Category Archives: design

The Evolution of Useful Things

by Henry Petroski

What really stands out for me in this book is Petroski’s assertion that form does not follow function. In the author’s words, “Here I have focused not on the physical failings of any single thing but, rather, on the implications of failure–whether physical, functional, cultural, or psychological–for form generally. This extended essay, which may be read as a refutation of the design dictum that ‘form follows function,’ has led to considerations that go beyond things themselves to the roots of the often ineffable creative processes of invention and design.”


“We can find fault with any common object if we look hard enough at it. But that is not Pye’s goal, nor is it this book’s intention. Rather, the objective here is to celebrate the clever and everyday things of an imperfect world as triumphs in the face of design adversity. We will come to understand why we can speak of ‘perfected’ designs in such an environment, and why one thing follows from another through successive changes, all intended to be for the better.”

How to define design? “The distinctly human activities of invention, design, and development are themselves not so distinct as the separate words for them imply, and in their use of failure these endeavors do in fact form a continuum of activity that determines the shapes and forms of every made object.”

An example of something which will not, for the present discussion, qualify as design:

“To design or ‘redesign’ a chess set may involve some minor considerations of weight and balance in the pieces, but more often than not it is taken as a problem in aesthetics. And in the name of aesthetics many a chess set has been made more modern- or abstract-looking, if not merely different-looking, at the expense of chess players’ ability to tell the queen from the king or the knight from the bishop. Such design games are of little concern in this book.”

Fair enough. And he shares with me a love of a beautiful bookshelf:

“The typical book is now ‘perfect-bound,’ which means that its sheets are folded in signatures as before but not sewn. Rather, the signatures are gathered and stacked, and trimmed all around to a boxlike shape. Containing no thread in its folds, the stack of paper does not bulge at the spine, and so does not have to be rounded. Instead, it is ground to a rough finish, the better to receive an adhesive similar to the stuff that holds pads of paper together. This procedure was first used in binding cheap paperbacks and has now been almost universally adapted to even the most expensive hardcovers, to the dismay of many an author, reader and bibliophile. In spite of its name, perfect binding has great failings, not the least of which is that a book so bound is often badly misshapen after a single reading. The modern bookshelf is thus characterized not by a neat ripple of round-ended volumes but by a jagged surface of creased spines. When seen on end, once-read perfect-bound books are sadly skewed reminders of how form follows fortune. Even if this may be to the myopic delight of manufacturers, it can certainly be to the dismay of those who have a sense of form.”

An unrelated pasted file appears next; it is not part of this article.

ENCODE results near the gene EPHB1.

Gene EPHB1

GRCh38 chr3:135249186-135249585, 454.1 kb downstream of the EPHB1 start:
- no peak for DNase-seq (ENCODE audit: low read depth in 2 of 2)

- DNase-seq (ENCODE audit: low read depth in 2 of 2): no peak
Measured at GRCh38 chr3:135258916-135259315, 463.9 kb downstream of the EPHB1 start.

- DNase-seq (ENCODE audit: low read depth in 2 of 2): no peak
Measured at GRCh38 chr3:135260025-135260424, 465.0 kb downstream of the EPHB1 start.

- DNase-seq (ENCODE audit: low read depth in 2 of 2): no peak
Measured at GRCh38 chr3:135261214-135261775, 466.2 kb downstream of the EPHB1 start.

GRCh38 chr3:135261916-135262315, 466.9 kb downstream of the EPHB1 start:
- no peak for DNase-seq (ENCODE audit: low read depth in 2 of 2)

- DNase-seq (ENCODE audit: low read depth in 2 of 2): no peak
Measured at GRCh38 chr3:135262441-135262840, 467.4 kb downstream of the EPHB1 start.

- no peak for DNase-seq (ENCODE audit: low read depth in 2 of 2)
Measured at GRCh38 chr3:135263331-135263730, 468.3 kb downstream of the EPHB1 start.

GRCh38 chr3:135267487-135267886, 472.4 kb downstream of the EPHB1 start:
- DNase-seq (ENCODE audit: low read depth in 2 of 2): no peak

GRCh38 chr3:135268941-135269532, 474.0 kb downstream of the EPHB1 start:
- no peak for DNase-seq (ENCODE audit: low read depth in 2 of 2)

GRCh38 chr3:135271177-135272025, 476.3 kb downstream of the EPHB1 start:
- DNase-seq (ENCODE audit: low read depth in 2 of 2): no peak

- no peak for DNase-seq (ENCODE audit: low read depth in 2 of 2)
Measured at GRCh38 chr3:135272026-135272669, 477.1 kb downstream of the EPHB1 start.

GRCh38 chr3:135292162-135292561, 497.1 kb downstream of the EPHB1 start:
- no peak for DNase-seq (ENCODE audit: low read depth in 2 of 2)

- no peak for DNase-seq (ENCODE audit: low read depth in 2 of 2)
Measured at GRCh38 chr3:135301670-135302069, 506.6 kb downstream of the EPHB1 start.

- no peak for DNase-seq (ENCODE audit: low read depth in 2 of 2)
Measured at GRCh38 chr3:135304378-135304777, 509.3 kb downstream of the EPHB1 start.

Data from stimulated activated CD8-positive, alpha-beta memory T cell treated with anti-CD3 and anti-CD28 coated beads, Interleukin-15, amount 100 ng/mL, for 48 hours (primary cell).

There was some really fascinating discussion of eating utensils, and how we in the west came to eat with a fork and knife… rather than with just a knife and our fingers. But then how many tines are necessary on a fork? And does one eat ice cream with a fork? And what is a fish knife? Why won’t a regular dinner knife do when eating a fish? How much of this is fashion versus truly functional design? Petroski will sort it out for you. But again, one of the points he means to make is that the knife and fork are not the only solution to moving food to our mouths that humans have evolved. In the east, there are chopsticks, a very different solution indeed. Both forms provide the functionality needed for eating.

However, our opinions might diverge when it comes to the intersection of designed objects (technologies) and evolution:

“From a certain point of view, prehistoric life was all well and good enough for prehistoric man and woman. Indeed, the artifacts and technology then in existence played a large part in defining the nature of the era. By definition, prehistoric tools and ways were (perfectly?) adequate for getting along in the prehistoric world. The argument that technological advances were necessary to advance civilization is at best a tautology and at worst akin to the myth that necessity is the mother of invention.”

Really? Where is the horse and where is the cart, here? I can state with a certain degree of assurance that the horse came first. Then some human designer had a bright idea…

Category: design | Tags: , ,

Pure Design

by Mario Garcia

The subtitle of this book is “79 Simple Solutions for Magazines, Books, Newspapers, and Websites.” I haven’t done much designing for print in the past several years, and Garcia doesn’t actually have much to say about website design. He is a print guy through and through, famous for his redesign work with such publications as The Wall Street Journal.